Albuquerque lets it all hang out with data
City tries to move to the forefront of transparency with ABQ View
- By Kevin McCaney
- Oct 04, 2010
New Mexico ranked 44th among states in the latest transparency rankings
by the Sunshine Review. The City of Albuquerque is trying to change that.
The state’s largest city recently unveiled its ABQ View website, which provides a comprehensive look at how the city collects and spends its money.
“ABQ View puts our city government at the forefront of what open government should look like for cities around the country,” Mayor Richard Berry said when he announced the site in August. “I fully expect the public and media to scrutinize and thoroughly examine this data now that it is easily accessible and searchable online,” he said.
In a section titled, "Where Do My Taxes Go," the site offers breakdowns on city spending in categories such as Budget, City Checkbook, City Contracts and Graded Employee Hourly Rates. Other sections provide details on political contributions to city officials, city employee travel expenses and current audits and investigations. Another section lists the city’s building projects.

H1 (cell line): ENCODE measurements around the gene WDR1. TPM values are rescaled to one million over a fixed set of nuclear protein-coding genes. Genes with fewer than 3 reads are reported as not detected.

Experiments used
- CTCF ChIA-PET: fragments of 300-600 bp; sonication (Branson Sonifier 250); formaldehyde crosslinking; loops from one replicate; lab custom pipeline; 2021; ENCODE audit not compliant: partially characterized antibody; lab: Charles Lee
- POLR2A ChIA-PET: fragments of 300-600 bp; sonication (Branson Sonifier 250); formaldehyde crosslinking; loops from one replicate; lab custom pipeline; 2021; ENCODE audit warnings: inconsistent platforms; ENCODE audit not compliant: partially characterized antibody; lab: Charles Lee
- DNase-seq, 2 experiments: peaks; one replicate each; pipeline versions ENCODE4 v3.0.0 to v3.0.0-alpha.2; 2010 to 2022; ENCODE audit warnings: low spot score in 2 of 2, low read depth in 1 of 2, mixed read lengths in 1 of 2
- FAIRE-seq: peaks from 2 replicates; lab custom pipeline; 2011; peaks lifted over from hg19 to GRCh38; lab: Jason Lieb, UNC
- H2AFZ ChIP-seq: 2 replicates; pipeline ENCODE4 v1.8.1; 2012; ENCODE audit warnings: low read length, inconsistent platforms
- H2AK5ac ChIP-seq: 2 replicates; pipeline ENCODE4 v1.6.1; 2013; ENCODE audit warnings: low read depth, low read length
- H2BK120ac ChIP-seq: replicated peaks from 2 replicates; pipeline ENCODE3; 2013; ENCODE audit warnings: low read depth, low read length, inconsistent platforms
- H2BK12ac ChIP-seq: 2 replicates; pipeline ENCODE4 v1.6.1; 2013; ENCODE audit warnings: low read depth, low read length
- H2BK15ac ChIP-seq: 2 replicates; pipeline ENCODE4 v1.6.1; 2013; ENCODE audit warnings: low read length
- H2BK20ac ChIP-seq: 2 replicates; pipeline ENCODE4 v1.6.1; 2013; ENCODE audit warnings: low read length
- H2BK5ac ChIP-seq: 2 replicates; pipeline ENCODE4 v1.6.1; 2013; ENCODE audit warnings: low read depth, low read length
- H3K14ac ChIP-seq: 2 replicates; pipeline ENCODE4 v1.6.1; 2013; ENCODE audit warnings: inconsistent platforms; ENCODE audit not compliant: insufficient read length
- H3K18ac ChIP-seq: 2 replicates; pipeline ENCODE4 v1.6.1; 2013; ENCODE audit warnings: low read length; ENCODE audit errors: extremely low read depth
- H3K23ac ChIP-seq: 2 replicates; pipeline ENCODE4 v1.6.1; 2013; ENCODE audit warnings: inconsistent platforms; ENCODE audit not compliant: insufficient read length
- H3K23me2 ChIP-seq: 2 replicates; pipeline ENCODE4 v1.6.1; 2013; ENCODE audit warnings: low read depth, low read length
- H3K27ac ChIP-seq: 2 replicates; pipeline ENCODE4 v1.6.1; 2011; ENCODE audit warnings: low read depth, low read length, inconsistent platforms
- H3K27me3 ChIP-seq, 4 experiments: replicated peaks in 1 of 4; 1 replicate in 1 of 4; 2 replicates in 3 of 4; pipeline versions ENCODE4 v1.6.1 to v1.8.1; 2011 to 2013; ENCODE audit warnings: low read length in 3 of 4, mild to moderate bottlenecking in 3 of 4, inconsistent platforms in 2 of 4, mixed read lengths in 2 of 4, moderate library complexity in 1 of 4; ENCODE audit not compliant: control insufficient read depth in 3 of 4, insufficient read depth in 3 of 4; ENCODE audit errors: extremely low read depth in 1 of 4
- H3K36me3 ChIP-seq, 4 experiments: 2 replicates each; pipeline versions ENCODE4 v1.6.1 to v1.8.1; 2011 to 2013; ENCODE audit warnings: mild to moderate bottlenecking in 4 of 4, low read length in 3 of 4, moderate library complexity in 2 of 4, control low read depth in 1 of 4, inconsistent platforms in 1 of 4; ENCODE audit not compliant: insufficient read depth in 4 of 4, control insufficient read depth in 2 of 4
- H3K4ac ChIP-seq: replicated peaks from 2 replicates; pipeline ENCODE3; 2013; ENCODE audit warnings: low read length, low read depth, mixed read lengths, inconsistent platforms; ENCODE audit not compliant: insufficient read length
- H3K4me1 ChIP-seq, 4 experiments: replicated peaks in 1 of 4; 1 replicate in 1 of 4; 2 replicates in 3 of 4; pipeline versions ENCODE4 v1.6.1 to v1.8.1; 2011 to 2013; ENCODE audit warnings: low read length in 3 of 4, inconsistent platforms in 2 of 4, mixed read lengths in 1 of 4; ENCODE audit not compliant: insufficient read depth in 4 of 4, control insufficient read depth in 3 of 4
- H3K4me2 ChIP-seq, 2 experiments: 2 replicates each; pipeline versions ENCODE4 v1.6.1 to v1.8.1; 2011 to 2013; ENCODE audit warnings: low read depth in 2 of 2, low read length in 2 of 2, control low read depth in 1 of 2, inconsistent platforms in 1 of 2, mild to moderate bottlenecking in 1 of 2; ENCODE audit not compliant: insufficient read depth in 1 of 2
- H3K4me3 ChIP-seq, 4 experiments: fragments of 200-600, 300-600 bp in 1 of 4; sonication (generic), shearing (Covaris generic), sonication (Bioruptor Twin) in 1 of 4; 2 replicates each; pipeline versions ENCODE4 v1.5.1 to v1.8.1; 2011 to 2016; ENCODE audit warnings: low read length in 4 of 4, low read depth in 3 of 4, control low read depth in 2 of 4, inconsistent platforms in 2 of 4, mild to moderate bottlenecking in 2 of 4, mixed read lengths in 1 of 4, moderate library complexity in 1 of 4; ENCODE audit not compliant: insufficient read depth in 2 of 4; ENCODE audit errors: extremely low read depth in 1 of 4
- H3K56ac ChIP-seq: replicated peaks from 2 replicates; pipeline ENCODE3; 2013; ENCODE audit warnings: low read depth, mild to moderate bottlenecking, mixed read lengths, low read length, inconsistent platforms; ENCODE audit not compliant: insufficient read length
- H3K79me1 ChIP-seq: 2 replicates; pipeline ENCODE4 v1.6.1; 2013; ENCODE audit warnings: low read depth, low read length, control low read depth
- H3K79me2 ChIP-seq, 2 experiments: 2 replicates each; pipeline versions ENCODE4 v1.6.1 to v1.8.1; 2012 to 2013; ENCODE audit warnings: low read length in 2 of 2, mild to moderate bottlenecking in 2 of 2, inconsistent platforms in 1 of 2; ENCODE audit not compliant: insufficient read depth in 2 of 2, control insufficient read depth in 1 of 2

Cities and states have been making a push toward transparency with open-data efforts similar to the federal government’s Open Government Initiative, with varying degrees of success.
The Sunshine Review, a nonprofit group that tracks state and local government transparency, rates state efforts by tracking the transparency of county websites within the state, under categories such as Budget, Taxes, Audits, Lobbying and Public Records.
In its current rankings, Arizona comes out as the most transparent, followed by California, Florida, Washington and Maryland. At the bottom of the list, in spots 43 through 47, are Nebraska, New Mexico, Mississippi, Oklahoma and Arkansas. (Connecticut, Rhode Island and Vermont technically are ranked 48th, 49th and 50th, but because they don’t have county governments, they don’t fit into the Sunshine Review’s ranking system.)
Kevin McCaney is a former editor of Defense Systems and GCN.